Lachelle White

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Haloperidol, a widely used antipsychotic drug, was tested for its ability to block the behavioral response to amphetamine and to elicit catalepsy in rats treated with saline or ascorbic acid (1000 milligrams per kilogram of body weight). By itself, ascorbic acid failed to exert significant behavioral effects, but it enhanced the antiamphetamine and(More)
Compared to saline, bilateral infusions of ascorbate (AA) into the neostriatum of freely moving rats attenuated rearing, head bobbing, and sniffing at various times after systemic amphetamine administration. Comparable AA infusions into overlying cerebral cortex failed to alter the amphetamine behavioral response. Intrastriatal AA also enhanced the ability(More)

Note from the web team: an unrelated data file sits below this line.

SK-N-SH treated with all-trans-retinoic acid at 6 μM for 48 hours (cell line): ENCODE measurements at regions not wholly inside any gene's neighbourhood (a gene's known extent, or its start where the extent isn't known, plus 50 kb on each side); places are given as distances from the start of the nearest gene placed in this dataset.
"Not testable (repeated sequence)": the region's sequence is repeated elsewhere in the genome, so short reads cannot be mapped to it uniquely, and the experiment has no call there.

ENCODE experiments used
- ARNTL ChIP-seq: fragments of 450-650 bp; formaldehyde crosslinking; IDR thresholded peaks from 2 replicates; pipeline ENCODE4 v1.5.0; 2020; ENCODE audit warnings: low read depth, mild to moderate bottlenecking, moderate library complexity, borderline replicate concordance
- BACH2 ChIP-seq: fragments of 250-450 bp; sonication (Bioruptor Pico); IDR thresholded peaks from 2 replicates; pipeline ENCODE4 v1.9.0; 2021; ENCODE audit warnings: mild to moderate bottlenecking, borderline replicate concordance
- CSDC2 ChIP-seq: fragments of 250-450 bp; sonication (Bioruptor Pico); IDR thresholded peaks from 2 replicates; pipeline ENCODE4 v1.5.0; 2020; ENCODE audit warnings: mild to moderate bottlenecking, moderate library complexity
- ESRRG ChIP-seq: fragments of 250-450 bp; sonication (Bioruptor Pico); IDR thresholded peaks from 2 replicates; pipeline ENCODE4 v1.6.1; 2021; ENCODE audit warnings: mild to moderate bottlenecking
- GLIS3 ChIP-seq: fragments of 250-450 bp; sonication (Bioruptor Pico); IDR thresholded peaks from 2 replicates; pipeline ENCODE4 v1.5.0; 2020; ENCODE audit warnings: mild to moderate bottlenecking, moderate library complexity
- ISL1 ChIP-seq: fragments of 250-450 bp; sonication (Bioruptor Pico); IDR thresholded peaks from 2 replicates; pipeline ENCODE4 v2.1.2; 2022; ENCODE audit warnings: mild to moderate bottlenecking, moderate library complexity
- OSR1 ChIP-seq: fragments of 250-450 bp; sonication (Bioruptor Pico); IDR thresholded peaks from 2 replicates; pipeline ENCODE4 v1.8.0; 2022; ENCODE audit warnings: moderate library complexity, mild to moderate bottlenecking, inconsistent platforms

The behavioral response to amphetamine was monitored in rats that received simultaneous intraventricular infusions of saline or ascorbate. Both groups of animals displayed comparable responses, although ascorbate significantly delayed the onset of amphetamine-induced locomotion and rearing. In rats pretreated with a threshold dose of haloperidol (0.025(More)
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